The Effects of Postsecondary Student Grant Aid Programs: A Systematic Review and Meta-Analysis

A college education is the best investment students can make in their future. For many, however, the cost is simply too high. And it keeps getting higher. From 1991-1992 to 2021-2022, tuition at public four-year institutions increased more than 2.5 times, after adjusting for inflation. The College Board reported that, in 2019-20, approximately 60% of the more than $184 billion in financial assistance awarded to undergraduates through programs sponsored by the federal government, state governments, colleges and universities, philanthropic organizations, and other entities was in the form of grants. While researchers have examined the effects of individual grant aid programs on particular college student outcomes, results have indicated varied effects. Moreover, individual study findings have not been widely synthesized or examined to understand why some programs succeed where others do not. With grant funding from the U.S. Department of Education’s Institute of Education Sciences, DSG, along with researchers from the American Institutes for Research and the Alliance for Higher Education and Democracy at the University of Pennsylvania, conducted a systematic review and meta-analysis to assess the impact of grant aid on college student outcomes, from initial enrollment through degree completion, and post-college job outcomes.


We conducted a comprehensive systematic review and meta-analysis to provide structure to this varied field and better understand programmatic effects. The results of the systematic searching and screening yielded 86 studies, across seven outcome domains, and the meta-analysis synthesized findings from 709 effect sizes from study samples representing 7,656,062 individuals. The meta-analytic results found small but meaningful positive average effects on college enrollment, credit accumulation, persistence, and completion. We cannot conclude from available studies that grant aid increases academic achievement or post-college labor market outcomes. We also found that grants had larger positive effects on credit accumulation for studies with samples of students at two-year institutions and that did not differentiate between two-year and four-year students than for studies with samples of students at four-year institutions only. Using a relatively new method called an evidence gap map, we illustrate where researchers should focus on producing new evidence.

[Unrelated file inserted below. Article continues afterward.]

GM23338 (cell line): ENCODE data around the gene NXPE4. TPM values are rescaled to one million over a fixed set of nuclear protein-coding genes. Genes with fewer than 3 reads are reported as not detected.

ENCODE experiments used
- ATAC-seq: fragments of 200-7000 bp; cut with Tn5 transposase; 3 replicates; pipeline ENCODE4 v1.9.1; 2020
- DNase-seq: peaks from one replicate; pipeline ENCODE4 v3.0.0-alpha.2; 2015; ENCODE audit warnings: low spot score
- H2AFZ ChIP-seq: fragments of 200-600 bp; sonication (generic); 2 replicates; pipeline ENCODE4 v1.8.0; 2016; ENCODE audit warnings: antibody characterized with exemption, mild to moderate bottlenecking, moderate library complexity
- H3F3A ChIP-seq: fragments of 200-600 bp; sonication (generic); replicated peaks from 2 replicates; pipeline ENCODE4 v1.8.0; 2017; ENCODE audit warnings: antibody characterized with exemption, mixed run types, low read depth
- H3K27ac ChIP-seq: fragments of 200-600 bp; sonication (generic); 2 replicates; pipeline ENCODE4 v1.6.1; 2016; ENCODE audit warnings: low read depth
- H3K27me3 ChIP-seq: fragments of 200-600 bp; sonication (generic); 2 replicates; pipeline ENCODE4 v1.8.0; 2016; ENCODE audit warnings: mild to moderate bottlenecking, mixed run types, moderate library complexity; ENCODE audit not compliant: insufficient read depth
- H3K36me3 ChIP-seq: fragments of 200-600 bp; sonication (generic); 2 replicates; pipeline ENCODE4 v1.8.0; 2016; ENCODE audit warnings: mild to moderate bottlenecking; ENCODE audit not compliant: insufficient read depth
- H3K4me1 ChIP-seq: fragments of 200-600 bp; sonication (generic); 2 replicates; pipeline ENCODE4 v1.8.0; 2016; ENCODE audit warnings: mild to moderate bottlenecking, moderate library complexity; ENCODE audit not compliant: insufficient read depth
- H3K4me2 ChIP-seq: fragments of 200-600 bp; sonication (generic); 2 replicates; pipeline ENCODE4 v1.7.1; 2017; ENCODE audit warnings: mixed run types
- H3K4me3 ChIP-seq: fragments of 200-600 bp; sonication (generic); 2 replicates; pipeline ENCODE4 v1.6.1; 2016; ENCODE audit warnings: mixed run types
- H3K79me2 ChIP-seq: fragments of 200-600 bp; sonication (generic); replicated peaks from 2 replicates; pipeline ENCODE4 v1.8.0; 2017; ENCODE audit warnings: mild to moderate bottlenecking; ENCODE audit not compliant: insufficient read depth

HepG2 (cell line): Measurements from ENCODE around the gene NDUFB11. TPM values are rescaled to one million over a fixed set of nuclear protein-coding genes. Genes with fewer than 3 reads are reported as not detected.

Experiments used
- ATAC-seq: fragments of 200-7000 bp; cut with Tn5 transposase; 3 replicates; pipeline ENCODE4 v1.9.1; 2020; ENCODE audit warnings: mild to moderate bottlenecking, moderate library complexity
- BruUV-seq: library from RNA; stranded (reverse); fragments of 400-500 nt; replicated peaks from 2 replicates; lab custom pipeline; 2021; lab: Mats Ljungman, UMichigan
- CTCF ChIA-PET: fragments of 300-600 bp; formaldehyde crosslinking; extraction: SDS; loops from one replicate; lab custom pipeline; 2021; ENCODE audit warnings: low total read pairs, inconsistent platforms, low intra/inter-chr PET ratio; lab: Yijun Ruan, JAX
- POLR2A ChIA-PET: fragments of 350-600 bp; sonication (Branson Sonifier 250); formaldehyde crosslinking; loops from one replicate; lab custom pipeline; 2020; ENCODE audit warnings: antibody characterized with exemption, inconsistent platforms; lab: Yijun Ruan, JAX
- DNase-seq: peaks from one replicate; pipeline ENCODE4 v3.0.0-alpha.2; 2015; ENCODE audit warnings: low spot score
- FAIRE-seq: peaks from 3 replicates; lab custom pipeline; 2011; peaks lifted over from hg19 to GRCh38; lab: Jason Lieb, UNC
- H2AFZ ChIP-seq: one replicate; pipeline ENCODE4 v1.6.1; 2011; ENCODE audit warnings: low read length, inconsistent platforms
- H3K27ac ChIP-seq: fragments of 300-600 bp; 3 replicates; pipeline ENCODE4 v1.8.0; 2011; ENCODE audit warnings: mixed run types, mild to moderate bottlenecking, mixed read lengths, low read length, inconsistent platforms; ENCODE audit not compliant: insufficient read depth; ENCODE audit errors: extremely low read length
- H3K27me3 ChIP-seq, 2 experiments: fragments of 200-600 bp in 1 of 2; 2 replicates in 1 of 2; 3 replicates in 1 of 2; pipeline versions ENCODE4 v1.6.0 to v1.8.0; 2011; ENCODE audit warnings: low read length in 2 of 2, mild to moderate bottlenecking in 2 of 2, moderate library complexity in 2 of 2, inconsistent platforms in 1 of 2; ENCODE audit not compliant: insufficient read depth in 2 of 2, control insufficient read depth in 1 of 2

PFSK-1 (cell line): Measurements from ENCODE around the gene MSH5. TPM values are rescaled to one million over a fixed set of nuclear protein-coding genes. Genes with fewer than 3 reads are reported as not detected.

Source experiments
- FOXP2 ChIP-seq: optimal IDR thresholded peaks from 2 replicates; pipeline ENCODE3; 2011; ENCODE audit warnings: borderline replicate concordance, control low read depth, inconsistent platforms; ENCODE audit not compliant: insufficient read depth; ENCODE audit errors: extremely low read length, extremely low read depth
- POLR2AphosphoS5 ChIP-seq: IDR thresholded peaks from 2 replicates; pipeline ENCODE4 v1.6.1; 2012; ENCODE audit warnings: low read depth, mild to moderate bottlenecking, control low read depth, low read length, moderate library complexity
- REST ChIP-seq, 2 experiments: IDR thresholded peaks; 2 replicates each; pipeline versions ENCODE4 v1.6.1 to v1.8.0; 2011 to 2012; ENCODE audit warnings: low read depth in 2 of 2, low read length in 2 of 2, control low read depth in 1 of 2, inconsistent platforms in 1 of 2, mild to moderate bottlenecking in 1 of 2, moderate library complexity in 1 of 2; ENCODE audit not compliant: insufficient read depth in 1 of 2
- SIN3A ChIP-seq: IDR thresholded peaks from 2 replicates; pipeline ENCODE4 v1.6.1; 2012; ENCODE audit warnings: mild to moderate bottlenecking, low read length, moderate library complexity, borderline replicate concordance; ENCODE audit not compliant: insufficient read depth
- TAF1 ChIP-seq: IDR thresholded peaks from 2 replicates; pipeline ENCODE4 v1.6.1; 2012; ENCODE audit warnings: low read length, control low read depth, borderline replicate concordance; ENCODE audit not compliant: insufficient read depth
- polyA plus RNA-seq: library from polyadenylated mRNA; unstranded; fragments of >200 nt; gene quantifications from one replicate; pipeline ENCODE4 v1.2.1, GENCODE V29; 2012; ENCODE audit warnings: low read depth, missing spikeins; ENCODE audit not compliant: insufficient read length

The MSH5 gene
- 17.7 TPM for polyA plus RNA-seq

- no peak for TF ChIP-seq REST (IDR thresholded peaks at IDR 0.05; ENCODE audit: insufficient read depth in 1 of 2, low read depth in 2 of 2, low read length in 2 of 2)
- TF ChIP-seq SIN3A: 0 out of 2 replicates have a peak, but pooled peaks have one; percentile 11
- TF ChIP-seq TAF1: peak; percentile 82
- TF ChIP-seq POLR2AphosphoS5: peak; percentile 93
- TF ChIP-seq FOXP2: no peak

Note: The research reported here was supported by the Institute of Education Sciences, U.S. Department of Education, through Grant R305A180102 to Development Services Group, Inc. The opinions expressed are those of the authors and do not represent views of the Institute or the U.S. Department of Education.


Effects of Losing Postsecondary Student Grant Aid: Results from a Systematic Review

Studies that evaluated the loss of grant aid, either through changes to the aid program or because students did not meet aid renewal requirements, were excluded from this meta-analysis but analyzed separately (LaSota, Perna, Polanin, Austin, Steingut, & Rodgers, 2021).

With the goal of informing federal and state policy makers in a time of budget constraints, we used a systematic review methodology to identify and summarize findings from studies that examined the effects of losing grant aid due to policy changes and students’ failure to meet renewal requirements. Studies reviewed in this policy brief show negative effects on student outcomes when grant aid is reduced or eliminated. While results vary, this general conclusion applies when grant aid is reduced or eliminated from programs that differ in scope (federal and state), eligibility requirements (merit and need), and award amounts. This brief illuminates the importance of maintaining grant aid funding for college student enrollment, persistence, achievement, and completion. Especially in context of other pandemic-related stressors, reducing need-based grant aid will likely exacerbate declines in college enrollment, progression through college, and degree completion for vulnerable students.



For more information, contact DSG Senior Research Scientist Robin LaSota at or 301.951.0056.